Do you ever fall into all-or-nothing thinking?
This is a common logical misfire, and it’s one I find particularly culpable for feelings of overwhelm.
This cognitive distortion is one people fall back on when trying to make sense of disappointment… and it’s usually detrimental and not all that lined up with reality.
For example, imagine you put a lot of work into a pitch for a posting you found on a job board. You’re the perfect fit for the job, you love the company, you know the audience, and you poured your heart into your application.
But the response you receive thanks you for your interest but lets you know they decided to go another way. It specifically notes they liked one of your samples, and hope you’ll pitch again.
All-or-nothing thinking says this was a failure. You didn’t land the project, so you wasted your time… and maybe this whole writing thing isn’t going to pan out.
A healthier (and more honest assessment) is that while you didn’t get this project, you did make an impression, which is a win.
Also, you don’t know how many people applied for the project or what kind of connections they had. You not getting the gig may have had very little to do with the quality of your pitch. Also, every pitch you do — and do well — helps you get better and faster and increases your chances of landing a future project with any client.
In other words, your effort was not a waste of time.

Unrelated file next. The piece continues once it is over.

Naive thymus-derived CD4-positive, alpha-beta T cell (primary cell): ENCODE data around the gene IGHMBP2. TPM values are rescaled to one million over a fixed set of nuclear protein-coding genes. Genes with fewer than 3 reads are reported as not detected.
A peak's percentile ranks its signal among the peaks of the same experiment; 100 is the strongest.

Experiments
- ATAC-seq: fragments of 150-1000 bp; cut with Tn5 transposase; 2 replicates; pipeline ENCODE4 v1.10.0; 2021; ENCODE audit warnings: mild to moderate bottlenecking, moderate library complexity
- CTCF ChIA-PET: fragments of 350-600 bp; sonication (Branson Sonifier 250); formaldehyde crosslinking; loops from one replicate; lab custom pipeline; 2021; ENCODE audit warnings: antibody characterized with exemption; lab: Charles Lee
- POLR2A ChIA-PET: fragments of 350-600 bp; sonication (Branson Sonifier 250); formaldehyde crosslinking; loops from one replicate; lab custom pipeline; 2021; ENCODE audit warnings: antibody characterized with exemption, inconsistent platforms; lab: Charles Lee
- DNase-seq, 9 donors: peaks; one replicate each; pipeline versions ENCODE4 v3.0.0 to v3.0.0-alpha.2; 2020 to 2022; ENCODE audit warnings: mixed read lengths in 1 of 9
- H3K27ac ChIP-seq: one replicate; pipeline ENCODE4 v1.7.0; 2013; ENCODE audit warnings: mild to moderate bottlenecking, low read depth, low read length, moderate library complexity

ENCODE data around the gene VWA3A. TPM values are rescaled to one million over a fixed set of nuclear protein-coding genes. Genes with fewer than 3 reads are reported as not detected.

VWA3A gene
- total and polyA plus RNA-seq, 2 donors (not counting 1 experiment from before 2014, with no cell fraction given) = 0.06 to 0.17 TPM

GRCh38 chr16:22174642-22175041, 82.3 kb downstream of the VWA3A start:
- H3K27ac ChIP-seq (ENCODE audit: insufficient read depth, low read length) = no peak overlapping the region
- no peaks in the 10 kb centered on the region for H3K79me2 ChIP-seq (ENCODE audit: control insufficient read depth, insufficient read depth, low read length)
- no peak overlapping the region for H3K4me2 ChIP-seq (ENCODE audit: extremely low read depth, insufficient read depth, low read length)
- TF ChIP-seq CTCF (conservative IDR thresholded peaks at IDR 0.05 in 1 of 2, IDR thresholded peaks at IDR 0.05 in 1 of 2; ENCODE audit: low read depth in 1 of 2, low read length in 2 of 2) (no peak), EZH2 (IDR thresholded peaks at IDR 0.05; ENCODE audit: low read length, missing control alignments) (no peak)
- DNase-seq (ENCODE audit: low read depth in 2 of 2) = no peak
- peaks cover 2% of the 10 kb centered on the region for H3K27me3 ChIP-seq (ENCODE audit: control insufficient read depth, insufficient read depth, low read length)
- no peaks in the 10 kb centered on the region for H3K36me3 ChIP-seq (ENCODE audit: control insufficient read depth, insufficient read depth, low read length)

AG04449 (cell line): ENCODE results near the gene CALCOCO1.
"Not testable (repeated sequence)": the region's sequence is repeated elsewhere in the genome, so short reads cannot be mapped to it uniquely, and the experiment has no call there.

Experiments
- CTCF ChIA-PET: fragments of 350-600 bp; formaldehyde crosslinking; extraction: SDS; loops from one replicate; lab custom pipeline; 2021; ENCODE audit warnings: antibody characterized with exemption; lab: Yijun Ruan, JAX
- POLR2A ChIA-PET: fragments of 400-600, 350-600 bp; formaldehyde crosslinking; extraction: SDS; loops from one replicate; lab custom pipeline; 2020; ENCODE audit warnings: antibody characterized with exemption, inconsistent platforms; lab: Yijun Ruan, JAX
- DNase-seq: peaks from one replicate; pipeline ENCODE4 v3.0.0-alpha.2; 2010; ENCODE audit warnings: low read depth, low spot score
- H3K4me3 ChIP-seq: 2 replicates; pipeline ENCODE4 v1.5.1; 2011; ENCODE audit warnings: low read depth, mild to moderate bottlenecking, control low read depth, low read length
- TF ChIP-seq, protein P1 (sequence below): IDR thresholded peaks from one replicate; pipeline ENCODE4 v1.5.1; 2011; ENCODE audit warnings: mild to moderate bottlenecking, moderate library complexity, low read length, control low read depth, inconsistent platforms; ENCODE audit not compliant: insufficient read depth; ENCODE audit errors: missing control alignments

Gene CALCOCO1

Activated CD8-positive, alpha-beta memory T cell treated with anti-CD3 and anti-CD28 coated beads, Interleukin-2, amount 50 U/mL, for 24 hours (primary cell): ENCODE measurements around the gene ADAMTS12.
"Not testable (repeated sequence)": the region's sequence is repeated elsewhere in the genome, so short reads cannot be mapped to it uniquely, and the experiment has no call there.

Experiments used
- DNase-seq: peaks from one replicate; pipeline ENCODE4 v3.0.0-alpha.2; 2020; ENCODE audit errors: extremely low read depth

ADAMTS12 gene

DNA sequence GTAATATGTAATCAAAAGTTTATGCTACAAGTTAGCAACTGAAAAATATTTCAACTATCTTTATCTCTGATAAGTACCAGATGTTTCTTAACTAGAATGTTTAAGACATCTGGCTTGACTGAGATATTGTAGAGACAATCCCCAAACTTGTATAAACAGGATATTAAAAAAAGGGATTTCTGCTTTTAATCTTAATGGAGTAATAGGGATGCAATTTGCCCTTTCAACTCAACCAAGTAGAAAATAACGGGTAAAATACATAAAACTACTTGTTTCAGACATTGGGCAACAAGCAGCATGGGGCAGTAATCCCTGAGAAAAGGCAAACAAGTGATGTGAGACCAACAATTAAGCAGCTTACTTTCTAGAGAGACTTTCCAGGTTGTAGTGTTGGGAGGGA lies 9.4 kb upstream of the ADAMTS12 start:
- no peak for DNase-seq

All-or-nothing thinking is just one way we’re rough on ourselves. But it has another effect. It can deepen your sense of overwhelm when you have a lot to do.
All-or-nothing thinking looks at a full to-do list and assesses that you can’t get everything done in the time you have. Rather than prioritize and get to work on what you can do, if you’re trapped in the all-or-nothing mindset, you’ll delay and fret… because if you can’t get it all done, you might as well not do anything.
You can imagine where that leaves you the next day!
So, what can you do about all-or-nothing thinking?
Since it’s so binary, one of the fastest ways to break out of it is to simply list your options — and make sure you come up with more than two.
You can do everything on your list. That’s option one.
You can do nothing on your list. That’s option two.
Or, you can do the three most important things on your list, and then reassess. That’s option three.
Or, you can break your day into four time chunks and work on different things in each one. That’s option four.
Once you have a list of possibilities that includes options outside of all-or-nothing, it’s usually much easier to pick one and move forward. And at the end of the day, that feels so much better than feeling like you fell farther behind.
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That’s all for now. Make it a great week!